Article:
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Open AccessArticle

Adaptation of Coccomyxa sp. to Extremely Low Light Conditions Causes Deep Chlorophyll and Oxygen Maxima in Acidic Pit Lakes

1
Spanish Geological Survey, Geochemistry and Sustainable Mining Unit, Calera 1, Tres Cantos, 28760 Madrid, Spain
2
Environmental and Sustainability Institute and Camborne School of Mines, University of Exeter, Penryn Campus, Penryn, Cornwall TR10 9FE, UK
3
Department of Civil and Environmental Engineering, The Pennsylvania State University, 212 Sackett Building, University Park, PA 16802, USA
4
Helmholtz Centre for Environmental Research—UFZ, Brückstraße 3a, 39114 Magdeburg, Germany
*
Author to whom correspondence should be addressed.
Microorganisms 2020, 8(8), 1218; https://doi.org/10.3390/microorganisms8081218
Received: 30 June 2020 / Revised: 3 August 2020 / Accepted: 9 August 2020 / Published: 11 August 2020
(This article belongs to the Special Issue Extremophiles 2.0)
Deep chlorophyll maxima (DCM) and metalimnetic oxygen maxima (MOM) are outstanding biogeochemical features of acidic pit lakes (APL). However, knowledge of the eukaryotic phototrophs responsible for their formation is limited. We aimed at linking the dynamics of phototrophic communities inhabiting meromictic APL in Spain with the formation of these characteristic layers. Firstly, the dynamics of DCM and MOM and their relation to physico-chemical parameters (photosynthetically active radiation (PAR), pH, dissolved ferric iron concentration, temperature), pigments and nutrient distribution is described; secondly, the phototrophic community composition is studied through a combination of microscopy, biomolecular and “omics” tools. Phototrophic communities of the studied APL show a low diversity dominated by green microalgae, specifically Coccomyxa sp., which have been successfully adapted to the chemically harsh conditions. DCM and MOM are usually non-coincident. DCM correspond to layers where phototrophs have higher chlorophyll content per cell to cope with extremely low PAR (<1 µmol m−2 s−1), but where photosynthetic oxygen production is limited. MOM correspond to shallower waters with more light, higher phytoplankton biomass and intense photosynthetic activity, which affects both oxygen concentration and water temperature. The main drivers of DCM formation in these APL are likely the need for nutrient uptake and photo-acclimation. View Full-Text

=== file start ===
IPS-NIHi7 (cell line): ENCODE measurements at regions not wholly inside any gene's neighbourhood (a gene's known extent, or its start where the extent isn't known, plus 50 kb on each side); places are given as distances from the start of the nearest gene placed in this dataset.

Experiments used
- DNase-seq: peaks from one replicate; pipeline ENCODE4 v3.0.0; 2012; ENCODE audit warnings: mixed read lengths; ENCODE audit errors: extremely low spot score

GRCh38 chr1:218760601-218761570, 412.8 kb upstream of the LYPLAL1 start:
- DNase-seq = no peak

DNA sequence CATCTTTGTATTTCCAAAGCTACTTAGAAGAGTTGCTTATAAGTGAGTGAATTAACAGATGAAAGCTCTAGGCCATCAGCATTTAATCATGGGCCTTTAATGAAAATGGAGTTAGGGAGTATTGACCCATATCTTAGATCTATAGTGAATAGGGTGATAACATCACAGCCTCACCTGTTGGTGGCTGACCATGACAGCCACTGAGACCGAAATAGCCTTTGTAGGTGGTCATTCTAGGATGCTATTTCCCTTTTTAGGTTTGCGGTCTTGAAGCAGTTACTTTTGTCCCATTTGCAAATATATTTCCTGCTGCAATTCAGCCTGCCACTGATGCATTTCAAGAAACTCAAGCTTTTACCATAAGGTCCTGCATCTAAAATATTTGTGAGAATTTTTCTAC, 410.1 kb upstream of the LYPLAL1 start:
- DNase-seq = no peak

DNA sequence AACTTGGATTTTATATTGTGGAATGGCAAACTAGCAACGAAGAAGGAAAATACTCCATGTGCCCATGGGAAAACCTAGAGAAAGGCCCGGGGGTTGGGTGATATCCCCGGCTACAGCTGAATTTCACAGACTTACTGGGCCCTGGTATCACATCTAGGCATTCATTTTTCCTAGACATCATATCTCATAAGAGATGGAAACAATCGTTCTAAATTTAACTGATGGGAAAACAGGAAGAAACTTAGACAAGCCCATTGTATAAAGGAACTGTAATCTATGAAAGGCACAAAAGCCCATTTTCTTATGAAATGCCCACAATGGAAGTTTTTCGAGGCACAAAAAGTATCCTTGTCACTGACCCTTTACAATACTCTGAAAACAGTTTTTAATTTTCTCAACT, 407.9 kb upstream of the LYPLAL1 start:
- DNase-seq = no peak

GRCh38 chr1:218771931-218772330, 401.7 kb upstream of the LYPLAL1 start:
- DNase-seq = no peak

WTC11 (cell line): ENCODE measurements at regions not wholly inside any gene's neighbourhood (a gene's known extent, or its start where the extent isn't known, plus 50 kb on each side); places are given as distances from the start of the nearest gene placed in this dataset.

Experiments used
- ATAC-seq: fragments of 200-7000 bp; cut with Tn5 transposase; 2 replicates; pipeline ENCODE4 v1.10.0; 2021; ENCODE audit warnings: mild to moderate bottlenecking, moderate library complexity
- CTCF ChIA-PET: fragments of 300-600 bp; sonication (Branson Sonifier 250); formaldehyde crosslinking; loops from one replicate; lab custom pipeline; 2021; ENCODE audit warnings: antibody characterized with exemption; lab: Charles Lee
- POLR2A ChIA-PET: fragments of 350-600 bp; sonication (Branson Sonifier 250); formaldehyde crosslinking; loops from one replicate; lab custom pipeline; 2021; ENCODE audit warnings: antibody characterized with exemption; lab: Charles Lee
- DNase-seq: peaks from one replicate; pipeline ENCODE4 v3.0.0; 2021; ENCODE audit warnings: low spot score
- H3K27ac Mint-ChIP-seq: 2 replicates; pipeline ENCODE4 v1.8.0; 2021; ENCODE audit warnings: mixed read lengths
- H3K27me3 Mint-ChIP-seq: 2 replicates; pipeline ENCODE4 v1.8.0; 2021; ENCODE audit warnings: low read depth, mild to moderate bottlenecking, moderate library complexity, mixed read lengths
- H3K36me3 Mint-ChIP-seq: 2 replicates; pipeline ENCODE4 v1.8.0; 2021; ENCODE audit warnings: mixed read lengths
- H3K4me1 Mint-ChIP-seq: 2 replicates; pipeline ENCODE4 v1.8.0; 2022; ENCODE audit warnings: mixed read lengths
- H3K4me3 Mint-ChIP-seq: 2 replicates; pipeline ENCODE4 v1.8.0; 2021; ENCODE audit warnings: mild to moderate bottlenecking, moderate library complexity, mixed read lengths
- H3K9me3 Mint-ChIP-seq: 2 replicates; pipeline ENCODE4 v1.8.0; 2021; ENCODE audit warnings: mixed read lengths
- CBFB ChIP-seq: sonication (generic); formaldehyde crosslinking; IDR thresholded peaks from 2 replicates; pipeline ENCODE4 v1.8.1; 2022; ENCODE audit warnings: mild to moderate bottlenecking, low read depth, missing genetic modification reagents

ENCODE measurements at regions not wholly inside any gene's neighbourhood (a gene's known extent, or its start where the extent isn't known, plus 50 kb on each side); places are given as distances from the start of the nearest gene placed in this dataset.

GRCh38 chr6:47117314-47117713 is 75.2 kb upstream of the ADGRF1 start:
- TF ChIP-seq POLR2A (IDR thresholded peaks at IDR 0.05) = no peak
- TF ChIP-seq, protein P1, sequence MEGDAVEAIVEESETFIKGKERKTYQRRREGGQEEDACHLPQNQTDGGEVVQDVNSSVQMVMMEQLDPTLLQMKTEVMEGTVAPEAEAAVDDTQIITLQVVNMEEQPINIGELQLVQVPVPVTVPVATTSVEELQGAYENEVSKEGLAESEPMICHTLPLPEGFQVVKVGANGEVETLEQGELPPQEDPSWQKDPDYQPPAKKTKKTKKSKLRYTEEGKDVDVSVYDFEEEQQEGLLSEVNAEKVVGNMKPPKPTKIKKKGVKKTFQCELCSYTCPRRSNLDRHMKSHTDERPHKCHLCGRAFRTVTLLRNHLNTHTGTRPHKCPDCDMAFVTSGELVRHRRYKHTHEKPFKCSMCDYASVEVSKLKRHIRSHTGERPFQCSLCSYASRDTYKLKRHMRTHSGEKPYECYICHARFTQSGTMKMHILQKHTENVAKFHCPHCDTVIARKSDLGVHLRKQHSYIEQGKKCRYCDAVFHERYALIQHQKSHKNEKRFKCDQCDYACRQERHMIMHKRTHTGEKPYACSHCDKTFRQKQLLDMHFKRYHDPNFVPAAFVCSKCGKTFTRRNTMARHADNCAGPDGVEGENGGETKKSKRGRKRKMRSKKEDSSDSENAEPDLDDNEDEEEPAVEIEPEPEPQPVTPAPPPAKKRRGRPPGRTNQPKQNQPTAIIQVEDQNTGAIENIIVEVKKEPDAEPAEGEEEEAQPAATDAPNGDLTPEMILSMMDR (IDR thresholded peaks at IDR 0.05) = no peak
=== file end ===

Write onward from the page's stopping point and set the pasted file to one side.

Keywords: acidophiles; deep chlorophyll maxima; green algae; phytoplankton; photosynthetically active radiation; dissolved oxygen; primary production; Coccomyxa sp. acidophiles; deep chlorophyll maxima; green algae; phytoplankton; photosynthetically active radiation; dissolved oxygen; primary production; Coccomyxa sp.
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MDPI and ACS Style

Sánchez-España, J.; Falagán, C.; Ayala, D.; Wendt-Potthoff, K. Adaptation of Coccomyxa sp. to Extremely Low Light Conditions Causes Deep Chlorophyll and Oxygen Maxima in Acidic Pit Lakes. Microorganisms 2020, 8, 1218.

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